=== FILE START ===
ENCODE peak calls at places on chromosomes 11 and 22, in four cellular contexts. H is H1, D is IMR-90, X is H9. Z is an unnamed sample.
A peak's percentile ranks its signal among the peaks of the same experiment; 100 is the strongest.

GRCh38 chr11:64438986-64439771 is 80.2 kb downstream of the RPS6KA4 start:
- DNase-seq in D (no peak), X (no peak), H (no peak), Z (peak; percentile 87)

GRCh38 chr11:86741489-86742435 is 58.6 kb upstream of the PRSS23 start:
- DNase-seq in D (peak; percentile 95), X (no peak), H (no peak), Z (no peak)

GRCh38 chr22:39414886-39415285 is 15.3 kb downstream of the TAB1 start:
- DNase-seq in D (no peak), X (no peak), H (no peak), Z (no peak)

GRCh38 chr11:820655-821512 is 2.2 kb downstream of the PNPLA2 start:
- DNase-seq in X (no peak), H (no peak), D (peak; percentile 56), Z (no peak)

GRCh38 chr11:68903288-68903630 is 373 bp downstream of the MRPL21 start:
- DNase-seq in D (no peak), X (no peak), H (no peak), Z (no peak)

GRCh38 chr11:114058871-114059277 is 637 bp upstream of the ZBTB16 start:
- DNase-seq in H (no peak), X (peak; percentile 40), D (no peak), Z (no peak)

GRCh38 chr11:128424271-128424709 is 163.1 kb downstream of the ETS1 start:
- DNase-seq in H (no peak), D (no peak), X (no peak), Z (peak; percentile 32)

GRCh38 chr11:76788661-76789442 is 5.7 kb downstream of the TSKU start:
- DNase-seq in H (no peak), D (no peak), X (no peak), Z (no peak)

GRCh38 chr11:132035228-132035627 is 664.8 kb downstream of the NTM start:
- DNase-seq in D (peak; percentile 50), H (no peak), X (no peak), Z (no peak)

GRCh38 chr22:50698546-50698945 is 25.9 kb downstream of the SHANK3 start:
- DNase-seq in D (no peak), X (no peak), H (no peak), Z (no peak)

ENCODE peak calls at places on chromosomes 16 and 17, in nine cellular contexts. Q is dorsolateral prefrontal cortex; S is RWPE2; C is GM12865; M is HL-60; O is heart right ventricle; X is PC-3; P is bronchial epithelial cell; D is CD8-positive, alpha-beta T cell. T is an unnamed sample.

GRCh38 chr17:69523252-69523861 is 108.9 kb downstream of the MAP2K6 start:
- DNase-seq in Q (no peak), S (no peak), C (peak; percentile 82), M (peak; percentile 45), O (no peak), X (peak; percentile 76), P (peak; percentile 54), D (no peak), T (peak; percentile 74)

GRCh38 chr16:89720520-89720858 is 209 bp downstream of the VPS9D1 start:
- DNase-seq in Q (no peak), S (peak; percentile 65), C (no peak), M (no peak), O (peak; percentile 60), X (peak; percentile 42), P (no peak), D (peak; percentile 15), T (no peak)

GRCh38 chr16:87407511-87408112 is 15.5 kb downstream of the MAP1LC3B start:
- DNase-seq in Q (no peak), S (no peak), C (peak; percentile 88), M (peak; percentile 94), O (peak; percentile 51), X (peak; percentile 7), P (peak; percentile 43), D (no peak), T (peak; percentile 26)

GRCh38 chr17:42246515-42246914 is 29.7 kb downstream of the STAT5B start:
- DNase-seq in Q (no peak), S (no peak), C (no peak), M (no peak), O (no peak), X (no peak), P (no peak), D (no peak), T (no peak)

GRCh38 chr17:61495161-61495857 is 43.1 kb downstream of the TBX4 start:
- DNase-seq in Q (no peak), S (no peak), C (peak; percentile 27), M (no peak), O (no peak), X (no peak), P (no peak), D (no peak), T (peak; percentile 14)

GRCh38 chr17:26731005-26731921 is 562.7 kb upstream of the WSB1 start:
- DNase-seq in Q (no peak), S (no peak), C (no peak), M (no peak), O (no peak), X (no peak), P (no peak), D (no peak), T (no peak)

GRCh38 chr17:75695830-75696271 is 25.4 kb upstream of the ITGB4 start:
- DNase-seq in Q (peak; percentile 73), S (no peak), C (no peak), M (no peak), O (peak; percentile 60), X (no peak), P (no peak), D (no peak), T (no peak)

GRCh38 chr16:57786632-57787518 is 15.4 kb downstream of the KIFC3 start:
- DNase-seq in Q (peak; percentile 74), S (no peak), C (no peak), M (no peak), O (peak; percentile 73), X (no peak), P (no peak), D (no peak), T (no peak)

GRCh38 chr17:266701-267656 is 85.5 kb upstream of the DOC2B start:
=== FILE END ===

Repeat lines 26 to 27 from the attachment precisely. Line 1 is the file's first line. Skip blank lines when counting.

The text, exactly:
GRCh38 chr16:89720520-89720858 is 209 bp downstream of the VPS9D1 start:
- DNase-seq in Q (no peak), S (peak; percentile 65), C (no peak), M (no peak), O (peak; percentile 60), X (peak; percentile 42), P (no peak), D (peak; percentile 15), T (no peak)